24 May

Relational Cities for Sustainable Development – 13th September 2017

The theme of sustainability has been interpreted up to this point mainly from the environmental perspective. The primary issues addressed have related to air quality, access to sufficient water, consumption of scarce mineral and other natural resources, level and types of energy use etc.

However, arguably, an even more important aspect of sustainability is the quality of relationships between communities, organisations, households and individuals. Without mutual understanding, commitment and respect, cities can cease to be sustainable due to[1]:

  • Inter-ethnic or inter-racial violence;
  • High levels of crime;
  • Excessive demands on the welfare system;
  • High levels of unemployment;
  • Levels of corruption which sow distrust;
  • Hostility arising from wealth and income differentials.

Thus a city’s sustainability depends on the nurturing of relationships through[2]:

  • Strong commitment to family and community;
  • An education system which develops relational skills;
  • Governance of business and public sector bodies which allows sufficient time for employees to fulfil family and community responsibilities;
  • Faith communities which foster positive value systems;
  • Political arrangements which engage communities.

This day conference will give those joining the Relational Thinking Week in Cambridge a chance to hear from others thinking about these questions and join the conversation about policies which can make cities more relational. The conference will also consider both how organisations within the city and the city as a whole can be assessed in terms of the strength of their relationships.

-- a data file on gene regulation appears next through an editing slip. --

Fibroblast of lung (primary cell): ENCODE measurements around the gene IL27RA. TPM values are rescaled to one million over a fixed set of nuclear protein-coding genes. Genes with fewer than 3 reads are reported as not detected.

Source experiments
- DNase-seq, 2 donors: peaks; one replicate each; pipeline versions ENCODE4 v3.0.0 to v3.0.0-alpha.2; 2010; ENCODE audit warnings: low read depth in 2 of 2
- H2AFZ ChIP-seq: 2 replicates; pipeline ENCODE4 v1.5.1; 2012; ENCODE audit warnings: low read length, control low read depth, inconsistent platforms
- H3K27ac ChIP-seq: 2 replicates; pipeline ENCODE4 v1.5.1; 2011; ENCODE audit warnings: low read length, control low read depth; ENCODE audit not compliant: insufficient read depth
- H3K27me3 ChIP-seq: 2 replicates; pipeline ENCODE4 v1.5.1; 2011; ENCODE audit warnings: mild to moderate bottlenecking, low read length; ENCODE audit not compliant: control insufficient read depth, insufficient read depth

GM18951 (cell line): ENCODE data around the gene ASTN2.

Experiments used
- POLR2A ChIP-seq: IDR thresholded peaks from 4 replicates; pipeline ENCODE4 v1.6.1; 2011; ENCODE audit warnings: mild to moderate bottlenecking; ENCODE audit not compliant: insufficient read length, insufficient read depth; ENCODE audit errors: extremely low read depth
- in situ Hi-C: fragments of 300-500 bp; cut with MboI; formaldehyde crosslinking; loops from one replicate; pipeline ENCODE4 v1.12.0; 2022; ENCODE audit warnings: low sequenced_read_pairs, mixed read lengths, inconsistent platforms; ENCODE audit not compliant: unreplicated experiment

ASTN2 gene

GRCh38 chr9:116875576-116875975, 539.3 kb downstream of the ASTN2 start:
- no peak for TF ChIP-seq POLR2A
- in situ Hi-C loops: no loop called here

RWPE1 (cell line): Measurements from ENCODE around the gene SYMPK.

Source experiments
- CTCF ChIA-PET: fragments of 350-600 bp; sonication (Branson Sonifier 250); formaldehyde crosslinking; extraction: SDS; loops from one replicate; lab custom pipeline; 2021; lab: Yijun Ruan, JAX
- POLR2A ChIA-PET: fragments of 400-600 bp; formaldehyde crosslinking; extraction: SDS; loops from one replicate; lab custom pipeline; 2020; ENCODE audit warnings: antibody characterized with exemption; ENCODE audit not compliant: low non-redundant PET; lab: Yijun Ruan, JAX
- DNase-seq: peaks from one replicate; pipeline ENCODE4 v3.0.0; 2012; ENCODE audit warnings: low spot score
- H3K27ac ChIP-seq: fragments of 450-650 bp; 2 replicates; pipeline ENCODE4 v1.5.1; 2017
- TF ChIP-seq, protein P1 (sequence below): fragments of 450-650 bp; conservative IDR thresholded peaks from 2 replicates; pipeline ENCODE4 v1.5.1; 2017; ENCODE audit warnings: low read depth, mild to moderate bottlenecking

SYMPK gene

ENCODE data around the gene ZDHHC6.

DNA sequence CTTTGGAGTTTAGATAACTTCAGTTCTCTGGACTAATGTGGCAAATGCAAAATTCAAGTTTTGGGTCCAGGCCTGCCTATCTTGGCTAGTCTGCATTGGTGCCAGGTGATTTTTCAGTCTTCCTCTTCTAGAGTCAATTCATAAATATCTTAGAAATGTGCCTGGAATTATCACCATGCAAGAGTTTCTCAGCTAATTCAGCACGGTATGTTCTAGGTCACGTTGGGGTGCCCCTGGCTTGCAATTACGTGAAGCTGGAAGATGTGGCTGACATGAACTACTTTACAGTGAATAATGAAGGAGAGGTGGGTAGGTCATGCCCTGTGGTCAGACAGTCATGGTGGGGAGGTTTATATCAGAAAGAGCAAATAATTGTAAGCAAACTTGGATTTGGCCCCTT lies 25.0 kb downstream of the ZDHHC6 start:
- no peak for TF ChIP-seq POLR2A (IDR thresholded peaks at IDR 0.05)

If you would be able give a 10 minute paper in the one of the sessions, relating to one of the themes in that session, please contact Josh Hemmings at j.hemmings@relationalresearch.org.

Sign up for tickets here

09:00 – 09:30 Session 1 – An Introduction to the Relationally Sustainable City
09:30 – 10:45 Session 2 – Building Relationships Within and Between Households and Communities:

  • Importance of family structure and stability
  • The role of schools
  • Policies to create strong neighbourhood and community relationships
  • Overcoming ethnic and racial tensions
10:45 – 11:15 Coffee
11:15 – 12:30 Session 3 – The Role of Town Planning, Infrastructure and Housing in Building Relationships Within and Between Households and Communities:

  • The role of town and city planning in balancing housing with social amenities (parks, leisure facilities, retail etc.)
  • The case for and against high-rise housing
  • Ensuring that high-ways and rail links facilitate relationships between communities and do not divide them
  • Are relational cities always small cities? How small is “small”?
12:30 – 13:45 Lunch
13:45 – 15:00 Session 4 – The Role of Business, Finance and Politics:

  • Employment creation to involve young people in productive work
  • Local sourcing in supply chains
  • City-based growth and employment strategies
  • The role of local government in developing local business and NFPs
15:00 – 15:30 Tea
15:30 – 16:45 Session 5 – Measuring Relational Sustainability of Cities:

  • What metrics are appropriate?
  • How can relational indicators in different sectors be combined into an overall index?
  • How to compare relational sustainability of one city with another taking account of cultural factors?
16:45 – 17:15 Concluding Comments 

[1] The underlying factors which drive trust and “relational proximity” have been spelt out in Ashcroft et. al., ‘The Relational Lens: Understanding, Managing and Measuring Stakeholder Relationships’ (Cambridge: Cambridge University Press, 2017).

[2] See Baker (ed.)‘Building a Relational Society: New Priorities for Public Policy’ (Aldershot: Ashgate, 1996).